Re: Square Root of Eight Dead Children

Lois Shawver (
Sun, 17 Mar 1996 19:14:38 -0800 (PST)


You want to know what you have said that I agree with and disagree with?
It seems to me that it would simplify both your theory, and my reaction
to it, to classify your various points according to whether I agree with
them -- but I suppose I can take this as an invitation to talk a little
about my own ideas in relation to yours. In that spirit then, I'll talk
a little about how my ideas are, I think, inclined to be a little
different from yours, as I understand yours.

I suppose I could say that I see constructs as more contextual than you
seem to. My picture is that your "weaving" of constructs paints a picture
of the individual self as created out of the building blocks of our
constructs. In contrast, I think back about Kelley describing REP therapy
in which people took on constructs in a kind of roleplay and the were
changed by that process. Remember? And I think of people moving in and
out of different constructs as they move in and out of different
linguistic communities. Please understand, I am not saying that people
are completely wishy-washy in this way. They have perspectives and ideas
that they bring to each new situation, habits of thought, if you will, but
as a matter of emphasis, I think I am more struck by the flexibility of
attachment to our constructs than you seem to me to be.

I even toy sometimes with the Greek philosophy of logos, and think of our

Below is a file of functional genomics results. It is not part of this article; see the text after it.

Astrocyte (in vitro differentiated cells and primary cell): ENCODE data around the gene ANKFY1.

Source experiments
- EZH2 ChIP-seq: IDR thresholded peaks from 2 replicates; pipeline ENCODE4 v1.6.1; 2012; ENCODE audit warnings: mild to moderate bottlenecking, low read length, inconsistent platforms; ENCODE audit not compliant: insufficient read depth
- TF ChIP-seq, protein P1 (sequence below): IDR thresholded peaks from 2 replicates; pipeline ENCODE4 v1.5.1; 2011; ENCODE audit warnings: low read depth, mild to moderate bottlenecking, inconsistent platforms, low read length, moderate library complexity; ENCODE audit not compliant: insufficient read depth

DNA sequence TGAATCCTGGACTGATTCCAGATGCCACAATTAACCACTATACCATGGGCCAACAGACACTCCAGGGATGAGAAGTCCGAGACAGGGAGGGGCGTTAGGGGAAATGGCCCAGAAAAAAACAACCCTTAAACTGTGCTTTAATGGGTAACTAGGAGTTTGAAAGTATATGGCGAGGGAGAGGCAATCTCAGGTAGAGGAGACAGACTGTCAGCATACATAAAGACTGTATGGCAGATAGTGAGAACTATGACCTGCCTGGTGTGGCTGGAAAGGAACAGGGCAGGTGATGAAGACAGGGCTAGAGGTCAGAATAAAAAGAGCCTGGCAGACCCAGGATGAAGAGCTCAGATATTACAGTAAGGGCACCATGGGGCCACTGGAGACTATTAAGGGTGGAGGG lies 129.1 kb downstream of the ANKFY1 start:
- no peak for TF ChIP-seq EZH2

constructs as existing in a kind of way of reasoning, or way of seeing
things, that exists outside any particular individual. I am not tempted
to view this as a mystical other reallm, however. I see it as existing in
our inscriptions (our books, our memorized passages, our art, our
routinized language, etc.) -- for our dialogue does not require us to talk
only with living people. (This has much in common with Popper's concept
of "objective knowledge".) Because language exists apart from a person
(after that person dies, or passed down from one person to another,
changed, but still somewhat the same) we can talk, so to speak, as you do,
answering the questions of Plato, and letting the ancients, even anonymous
ancients, become our conversational partners. And we can do the same
thing with our contemporaries, letting them inform our constructs or
resisting that, deliberately or otherwise. We can do that with each other
here, either letting our minds open up for a moment to engage with a
person who thinks with different constructs, or by resisting that.

Thinking this way leads me to pull books from my shelf that talk to me
about these things, to read Wittgenstein, Derrida, or Ricoeur, for
example, to study the way in which we are not merely victims of the
constructs we have inherited but that we impose and our constructs on
others, build institutions with them, shape and mold destinies, by
legislating definitions that become part of our communal way of
understanding. And they impose their constructs on us.

If I have understood you correctly, then I believe you and I are bringing
different constructs, different metaphors, to our dialogue. But don't you
think it is possible for someone like me to suspend my attachment to the
postmodern point of view that sings to me at this phase in my life and sit
with you a while to try to understand what you have to say? And to learn
from that?

I hope so. If not, we are all truly trapped by our constructs and

About polarized constructs: Bill, I'm afraid I may not have read your
posts as carefully on this issue as I might have. Was that something you
addressed specifically to me? Or may I have missed it, or part of your
explanation, because you made these points before your notes caught my
eye. I am afraid I do a lot of deleting before notes catch my eye - but
you did that. At any rate, I have not asked you to explain it again
because I "disagree with it". I don't understand it yet.

..Lois Shawver